HOUSTON — It was evening time whensecond-round pick was in his childhood bedroom, studying film.
Jalen’s mother, DeVita, was sitting on a black couch in the living room explaining why her multimillion-dollar son had decided to live with his parents after being drafted in April.
The backstory centers around Jalen asking DeVita to search online on his behalf, as he was unfamiliar with home ownership. As she was about to reveal the prices she discovered, Jalen’s dad, Rick, leaned over and playfully interrupted DeVita.
“She’s going around in circles,” Rick said as DeVita giggled. “Aye man! Cut to the chase. Jalen’s cheap! He ain’t finna be flashy. He wants to look nice, don’t get me wrong, but Jalen ain’t finna get off the airplane with no mink coat.”
DeVita and Rick immediately burst out laughing.
The Pitres live in Stafford, Texas, which is roughly 20 minutes from NRG Stadium, where the Texans play. It’s the same house where Jalen and his brother, Jerick, have grown up since 2000.
So even after the 23 year-old signed a four-year, $8.9 million deal, with a $3.6 million signing bonus, Jalen knew he was “staying at the crib.”
The prices DeVita discovered for the type of home Jalen was interested in were around $10,000 per month, which made staying with his parents financially beneficial.
“He was like, ‘Oh no, I’m not finna give them people that kind of money,’” DeVita said.
Shortly after, Jalen strolled into the family room after he finished studying and confirmed the rumors.
“Yeah, that’s pretty accurate,” Jalen said with a smile. “I’ll spend my money. But for the most part, I try to be a little responsible. So, yes, I would say I’m a little cheap. My parents always told me that their doors are always open and to take my time before choosing somewhere.”
Jalen doesn’t plan on moving until he finds a home that makes financial sense for him. But in the meantime, he enjoys being able to spend time with his parents in the living room, where they used to watch throwback movies such as “Bad Boys” or their favorite sitcom, “Martin.”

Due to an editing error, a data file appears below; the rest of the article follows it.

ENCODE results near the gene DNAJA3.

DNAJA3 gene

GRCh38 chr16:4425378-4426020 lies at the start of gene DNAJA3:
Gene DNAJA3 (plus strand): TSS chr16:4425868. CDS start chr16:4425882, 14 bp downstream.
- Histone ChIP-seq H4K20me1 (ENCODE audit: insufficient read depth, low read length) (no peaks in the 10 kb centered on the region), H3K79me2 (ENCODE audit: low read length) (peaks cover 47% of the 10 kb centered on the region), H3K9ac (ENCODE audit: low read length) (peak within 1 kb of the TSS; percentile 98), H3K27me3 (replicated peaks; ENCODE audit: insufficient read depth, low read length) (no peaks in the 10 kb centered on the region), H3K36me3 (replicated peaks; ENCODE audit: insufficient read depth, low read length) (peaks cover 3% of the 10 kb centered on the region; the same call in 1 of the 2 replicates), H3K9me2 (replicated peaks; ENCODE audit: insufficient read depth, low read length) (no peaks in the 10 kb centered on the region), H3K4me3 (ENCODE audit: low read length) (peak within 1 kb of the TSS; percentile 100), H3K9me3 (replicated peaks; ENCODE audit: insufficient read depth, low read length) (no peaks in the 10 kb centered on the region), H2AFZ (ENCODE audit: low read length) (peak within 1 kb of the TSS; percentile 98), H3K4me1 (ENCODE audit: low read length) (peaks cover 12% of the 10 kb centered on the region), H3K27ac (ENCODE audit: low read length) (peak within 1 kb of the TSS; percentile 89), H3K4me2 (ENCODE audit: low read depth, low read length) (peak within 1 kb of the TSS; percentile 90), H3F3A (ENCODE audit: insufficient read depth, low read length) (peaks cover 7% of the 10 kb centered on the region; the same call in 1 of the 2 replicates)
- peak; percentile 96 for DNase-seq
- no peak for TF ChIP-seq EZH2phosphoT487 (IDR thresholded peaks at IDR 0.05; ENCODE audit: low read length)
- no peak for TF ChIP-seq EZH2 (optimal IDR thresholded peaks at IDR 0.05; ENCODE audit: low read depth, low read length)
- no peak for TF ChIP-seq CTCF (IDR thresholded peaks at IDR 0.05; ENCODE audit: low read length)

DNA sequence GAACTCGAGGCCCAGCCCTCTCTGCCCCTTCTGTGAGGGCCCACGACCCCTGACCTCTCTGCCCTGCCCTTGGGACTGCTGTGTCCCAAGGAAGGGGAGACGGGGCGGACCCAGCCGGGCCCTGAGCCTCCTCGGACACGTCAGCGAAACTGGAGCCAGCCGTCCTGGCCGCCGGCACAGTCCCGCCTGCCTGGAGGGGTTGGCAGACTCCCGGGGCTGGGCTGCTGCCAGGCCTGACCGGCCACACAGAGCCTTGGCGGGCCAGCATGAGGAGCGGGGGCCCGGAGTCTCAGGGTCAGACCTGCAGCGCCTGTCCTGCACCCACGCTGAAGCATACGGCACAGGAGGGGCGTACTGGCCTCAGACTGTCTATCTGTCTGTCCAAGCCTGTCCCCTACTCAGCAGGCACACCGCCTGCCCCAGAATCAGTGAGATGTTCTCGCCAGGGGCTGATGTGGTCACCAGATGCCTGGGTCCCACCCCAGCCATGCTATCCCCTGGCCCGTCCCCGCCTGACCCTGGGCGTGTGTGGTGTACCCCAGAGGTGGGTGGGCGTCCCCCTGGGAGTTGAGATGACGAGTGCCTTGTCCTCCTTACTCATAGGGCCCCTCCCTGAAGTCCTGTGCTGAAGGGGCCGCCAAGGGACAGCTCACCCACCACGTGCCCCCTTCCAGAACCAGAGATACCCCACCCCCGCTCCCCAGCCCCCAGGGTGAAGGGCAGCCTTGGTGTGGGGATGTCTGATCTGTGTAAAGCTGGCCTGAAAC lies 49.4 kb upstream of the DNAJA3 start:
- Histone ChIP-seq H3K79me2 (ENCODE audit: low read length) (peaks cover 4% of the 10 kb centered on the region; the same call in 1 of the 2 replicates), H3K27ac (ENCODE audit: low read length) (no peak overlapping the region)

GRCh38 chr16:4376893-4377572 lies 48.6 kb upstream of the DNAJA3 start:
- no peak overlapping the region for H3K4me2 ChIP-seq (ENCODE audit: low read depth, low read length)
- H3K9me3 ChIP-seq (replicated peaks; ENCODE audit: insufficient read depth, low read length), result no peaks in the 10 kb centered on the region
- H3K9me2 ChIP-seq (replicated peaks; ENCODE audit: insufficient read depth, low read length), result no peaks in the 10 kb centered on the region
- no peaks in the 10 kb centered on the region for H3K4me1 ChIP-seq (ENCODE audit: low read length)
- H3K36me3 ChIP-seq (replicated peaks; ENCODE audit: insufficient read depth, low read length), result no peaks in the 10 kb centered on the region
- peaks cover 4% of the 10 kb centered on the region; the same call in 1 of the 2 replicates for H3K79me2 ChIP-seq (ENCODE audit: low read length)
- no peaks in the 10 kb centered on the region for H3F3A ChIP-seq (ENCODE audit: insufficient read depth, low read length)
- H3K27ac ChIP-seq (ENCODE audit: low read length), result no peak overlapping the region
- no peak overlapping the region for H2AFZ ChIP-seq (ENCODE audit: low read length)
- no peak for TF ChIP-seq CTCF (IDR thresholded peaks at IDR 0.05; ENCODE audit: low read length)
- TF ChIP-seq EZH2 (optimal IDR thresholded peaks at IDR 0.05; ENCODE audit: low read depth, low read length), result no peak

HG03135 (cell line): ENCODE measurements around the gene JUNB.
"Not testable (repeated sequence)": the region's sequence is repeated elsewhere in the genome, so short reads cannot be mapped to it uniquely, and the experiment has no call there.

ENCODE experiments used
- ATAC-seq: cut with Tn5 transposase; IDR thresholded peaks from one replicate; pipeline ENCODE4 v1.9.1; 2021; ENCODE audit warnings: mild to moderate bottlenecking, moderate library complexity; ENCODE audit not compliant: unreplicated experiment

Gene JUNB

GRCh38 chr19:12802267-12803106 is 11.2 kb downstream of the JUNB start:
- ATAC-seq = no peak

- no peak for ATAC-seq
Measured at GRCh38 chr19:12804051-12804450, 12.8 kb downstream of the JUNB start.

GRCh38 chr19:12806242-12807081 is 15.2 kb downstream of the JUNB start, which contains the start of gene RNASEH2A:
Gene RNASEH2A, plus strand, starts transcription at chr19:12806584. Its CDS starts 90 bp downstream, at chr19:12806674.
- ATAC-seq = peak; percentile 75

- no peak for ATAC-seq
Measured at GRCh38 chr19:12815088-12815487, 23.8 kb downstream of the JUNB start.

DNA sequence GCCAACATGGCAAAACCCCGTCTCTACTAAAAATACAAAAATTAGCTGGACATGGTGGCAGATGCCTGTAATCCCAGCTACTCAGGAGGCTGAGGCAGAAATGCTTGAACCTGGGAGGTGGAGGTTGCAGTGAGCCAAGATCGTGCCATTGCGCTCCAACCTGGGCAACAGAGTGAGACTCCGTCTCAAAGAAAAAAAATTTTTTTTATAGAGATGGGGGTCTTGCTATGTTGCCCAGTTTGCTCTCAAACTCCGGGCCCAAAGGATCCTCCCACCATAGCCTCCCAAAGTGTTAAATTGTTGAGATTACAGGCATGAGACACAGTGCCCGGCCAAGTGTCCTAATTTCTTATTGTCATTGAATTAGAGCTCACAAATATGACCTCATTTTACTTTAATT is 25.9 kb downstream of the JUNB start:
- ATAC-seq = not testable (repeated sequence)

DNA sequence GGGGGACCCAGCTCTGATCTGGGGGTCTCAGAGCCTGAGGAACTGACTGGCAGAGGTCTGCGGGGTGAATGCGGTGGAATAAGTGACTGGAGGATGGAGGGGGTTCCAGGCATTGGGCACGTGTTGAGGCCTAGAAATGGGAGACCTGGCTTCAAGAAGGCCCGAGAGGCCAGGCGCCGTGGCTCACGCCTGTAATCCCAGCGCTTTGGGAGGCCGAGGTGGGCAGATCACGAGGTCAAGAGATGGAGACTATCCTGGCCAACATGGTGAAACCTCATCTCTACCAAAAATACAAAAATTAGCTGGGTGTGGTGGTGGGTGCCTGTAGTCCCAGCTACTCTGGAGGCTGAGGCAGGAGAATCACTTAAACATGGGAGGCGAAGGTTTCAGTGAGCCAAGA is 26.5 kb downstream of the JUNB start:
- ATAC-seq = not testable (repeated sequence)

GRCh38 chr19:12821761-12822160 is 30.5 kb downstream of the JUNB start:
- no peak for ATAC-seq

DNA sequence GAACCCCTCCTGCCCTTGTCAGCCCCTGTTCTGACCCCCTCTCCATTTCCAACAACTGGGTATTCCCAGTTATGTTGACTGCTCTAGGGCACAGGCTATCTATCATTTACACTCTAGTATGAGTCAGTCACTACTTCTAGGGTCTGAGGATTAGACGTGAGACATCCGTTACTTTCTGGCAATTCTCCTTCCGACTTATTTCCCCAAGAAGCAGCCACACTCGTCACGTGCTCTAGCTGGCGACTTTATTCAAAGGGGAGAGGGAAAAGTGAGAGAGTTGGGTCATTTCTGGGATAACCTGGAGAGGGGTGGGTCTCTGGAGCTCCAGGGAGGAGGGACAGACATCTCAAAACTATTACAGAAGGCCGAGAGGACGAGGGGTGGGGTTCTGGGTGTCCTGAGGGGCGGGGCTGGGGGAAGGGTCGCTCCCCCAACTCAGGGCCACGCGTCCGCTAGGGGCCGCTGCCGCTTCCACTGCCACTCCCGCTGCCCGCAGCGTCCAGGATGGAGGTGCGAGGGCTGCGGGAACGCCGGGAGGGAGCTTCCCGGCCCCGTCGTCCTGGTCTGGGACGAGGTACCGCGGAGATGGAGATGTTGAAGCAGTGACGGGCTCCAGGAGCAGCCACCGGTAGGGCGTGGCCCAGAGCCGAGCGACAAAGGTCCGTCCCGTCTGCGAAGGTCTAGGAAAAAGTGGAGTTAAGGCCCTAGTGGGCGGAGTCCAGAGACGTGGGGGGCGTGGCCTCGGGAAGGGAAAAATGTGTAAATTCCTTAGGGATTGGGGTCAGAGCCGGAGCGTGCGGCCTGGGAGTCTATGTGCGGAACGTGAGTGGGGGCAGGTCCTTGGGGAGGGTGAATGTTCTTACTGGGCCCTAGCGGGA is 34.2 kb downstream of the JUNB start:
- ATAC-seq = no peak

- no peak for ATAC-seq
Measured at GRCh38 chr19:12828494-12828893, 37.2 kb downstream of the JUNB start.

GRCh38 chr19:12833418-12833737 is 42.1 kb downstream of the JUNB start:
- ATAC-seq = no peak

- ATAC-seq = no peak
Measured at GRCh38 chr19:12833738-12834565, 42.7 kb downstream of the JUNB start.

That living room is where Jalen, Rick and Jerick, who’s 15 months older than Jalen, would watch sports together. Jalen wasn’t a diehard fan of any team growing up, but he developed favorite players like the late Kobe Bryant and Reggie Bush, who caught his youthful eye when Bush won the Heisman at USC. Bush is also why Jalen wears No. 5.
But even though they lived in Houston, the household wasn’t mad when the Texans passed on Bush to select defensive end Mario Williams No. 1 overall during the 2006 draft. Rick was afan at the time, so it was a win-win situation when the Saints took Bush with the No. 2 pick.
But Jalen still grew an affection for a specific player from the hometown team. When Jalen was a running back in his younger days, he modeled his game after Bush and Arian Foster.
But Jalen was candid about his running back skills.
“At one point, my favorite player was Arian Foster,” Jalen said of the Texans’ all-time leading rusher. “But to be honest, I really wasn’t that good at running back. Like, I was good, but it wouldn’t have gone too far. I probably wouldn’t have been able to be a NFL running back. Not a chance.”
Instead, Jalen earned his way to a starting safety position with the Texans, and the 2021 Big 12 Defensive Player of the Year at Baylor finished with 15 tackles through his first two games against theand .
But it’s not every day that you hear about an NFL player living in his childhood home. And even though there has been renovation over the years, the look around the house and how his parents treat Jalen are the same.